How Lewis Created
“What I owe to [the Inklings] is incalculable. Is there any pleasure on earth as great as a circle of Christian friends by a good fire?” – C. S. Lewis
As we’ve seen modeled in the life of C. S. Lewis, reimagining our work as a calling from God changes our motivations for creating and the products we choose to create. As we’ll see today, following God’s call to create also changes how we create.
The Bible offers a tremendous amount of insight into how we as Christians should work: We should work with excellence, integrity, diligence, and graciousness. But what’s often overlooked is the need to create in community with other believers. For those of us who choose to follow the call to create, we must surround ourselves with fellow Christian creators who can help “renew our minds” (Romans 12:2) with eternal perspective as we create.
Again, C. S. Lewis provides a model for what this looks like. During the 1930s and 1940s, Oxford was home to some of the world’s greatest Christian minds, including Charles Williams, Hugo Dyson, Owen Barfield, and most famously, J. R. R. Tolkien, C. S. Lewis, and his brother Warnie Lewis. This group of friends, known simply as the Inklings, shared a love of the Lord and literature, each of them following God’s call to create through their writings. But they did not create in isolation. For nearly two decades, the group met on a near-weekly basis to read aloud their latest writings, get feedback from the other members of the group, drink a pint of beer, and help renew each other’s minds with regards to their Christian faith.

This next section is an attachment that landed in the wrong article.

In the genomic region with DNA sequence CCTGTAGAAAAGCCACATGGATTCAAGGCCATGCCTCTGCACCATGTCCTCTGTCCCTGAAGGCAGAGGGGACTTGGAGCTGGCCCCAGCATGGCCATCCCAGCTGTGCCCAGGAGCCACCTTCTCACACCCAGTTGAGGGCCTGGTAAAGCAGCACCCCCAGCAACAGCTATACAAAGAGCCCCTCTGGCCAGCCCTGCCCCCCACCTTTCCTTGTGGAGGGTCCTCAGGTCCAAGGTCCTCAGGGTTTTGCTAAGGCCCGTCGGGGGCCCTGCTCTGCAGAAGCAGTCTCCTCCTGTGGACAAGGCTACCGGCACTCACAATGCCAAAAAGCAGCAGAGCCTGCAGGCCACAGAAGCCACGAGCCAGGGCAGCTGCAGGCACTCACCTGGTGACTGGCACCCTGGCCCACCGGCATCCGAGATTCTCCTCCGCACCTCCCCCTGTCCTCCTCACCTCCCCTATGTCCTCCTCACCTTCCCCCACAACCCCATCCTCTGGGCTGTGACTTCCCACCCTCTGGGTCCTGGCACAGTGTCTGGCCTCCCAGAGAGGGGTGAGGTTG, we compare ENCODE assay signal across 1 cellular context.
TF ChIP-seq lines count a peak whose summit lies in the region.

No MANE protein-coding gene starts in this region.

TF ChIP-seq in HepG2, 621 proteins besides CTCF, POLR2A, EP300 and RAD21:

Without constant communion with other believers to refresh their eternal perspectives, Tolkien may have never completed The Lord of the Rings and Lewis may have never finished The Chronicles of Narnia. Like these creators before us, we need regular communion with our fellow brothers and sisters in Christ to renew our minds and refresh the lenses through which we view the world as we create.
If our work is to feel like a vocation—a true calling on our lives—we must be willing to follow the example of C. S. Lewis and reimagine our work as service to God and others. When we do, we will find the lordship of the True Aslan, Jesus Christ, changing our motivations for creating, the products we choose to create, and how we go about creating them, in community with others following the call to create.
If you enjoyed this reading plan, you’ll love Called to Create’s weekly devotional for Christian entrepreneurs and creatives. Sign-up here.